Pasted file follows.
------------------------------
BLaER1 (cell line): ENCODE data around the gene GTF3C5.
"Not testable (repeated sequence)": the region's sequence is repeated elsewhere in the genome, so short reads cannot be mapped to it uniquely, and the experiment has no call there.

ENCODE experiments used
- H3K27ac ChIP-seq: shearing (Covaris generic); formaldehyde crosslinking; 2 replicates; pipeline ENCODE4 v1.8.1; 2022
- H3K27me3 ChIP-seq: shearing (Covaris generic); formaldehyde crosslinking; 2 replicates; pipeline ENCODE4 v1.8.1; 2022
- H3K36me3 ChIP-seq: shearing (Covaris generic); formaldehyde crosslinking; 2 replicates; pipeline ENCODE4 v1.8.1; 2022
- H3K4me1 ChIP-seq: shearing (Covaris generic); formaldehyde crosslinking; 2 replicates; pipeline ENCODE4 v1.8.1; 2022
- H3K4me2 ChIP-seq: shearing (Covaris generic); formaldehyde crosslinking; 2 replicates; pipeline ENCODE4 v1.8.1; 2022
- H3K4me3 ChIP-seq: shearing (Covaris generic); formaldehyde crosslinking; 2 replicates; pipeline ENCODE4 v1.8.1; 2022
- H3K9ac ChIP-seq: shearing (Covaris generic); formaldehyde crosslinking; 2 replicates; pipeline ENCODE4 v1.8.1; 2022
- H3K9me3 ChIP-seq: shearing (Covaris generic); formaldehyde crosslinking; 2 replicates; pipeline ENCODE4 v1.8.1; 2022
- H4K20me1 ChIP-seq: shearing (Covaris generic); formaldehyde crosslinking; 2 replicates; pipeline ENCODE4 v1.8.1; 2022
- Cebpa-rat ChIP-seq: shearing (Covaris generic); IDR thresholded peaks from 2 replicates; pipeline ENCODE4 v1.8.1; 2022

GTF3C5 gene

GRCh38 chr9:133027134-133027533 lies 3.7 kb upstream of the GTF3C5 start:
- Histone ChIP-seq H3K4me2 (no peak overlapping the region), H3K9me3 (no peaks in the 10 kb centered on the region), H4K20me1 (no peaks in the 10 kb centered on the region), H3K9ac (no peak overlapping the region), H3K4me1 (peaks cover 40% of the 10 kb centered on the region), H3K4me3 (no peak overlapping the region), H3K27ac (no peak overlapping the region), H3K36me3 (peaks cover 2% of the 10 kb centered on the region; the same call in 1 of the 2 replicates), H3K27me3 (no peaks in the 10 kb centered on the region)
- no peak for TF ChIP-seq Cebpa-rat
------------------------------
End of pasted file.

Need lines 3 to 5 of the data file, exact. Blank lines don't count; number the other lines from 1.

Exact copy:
ENCODE experiments used
- H3K27ac ChIP-seq: shearing (Covaris generic); formaldehyde crosslinking; 2 replicates; pipeline ENCODE4 v1.8.1; 2022
- H3K27me3 ChIP-seq: shearing (Covaris generic); formaldehyde crosslinking; 2 replicates; pipeline ENCODE4 v1.8.1; 2022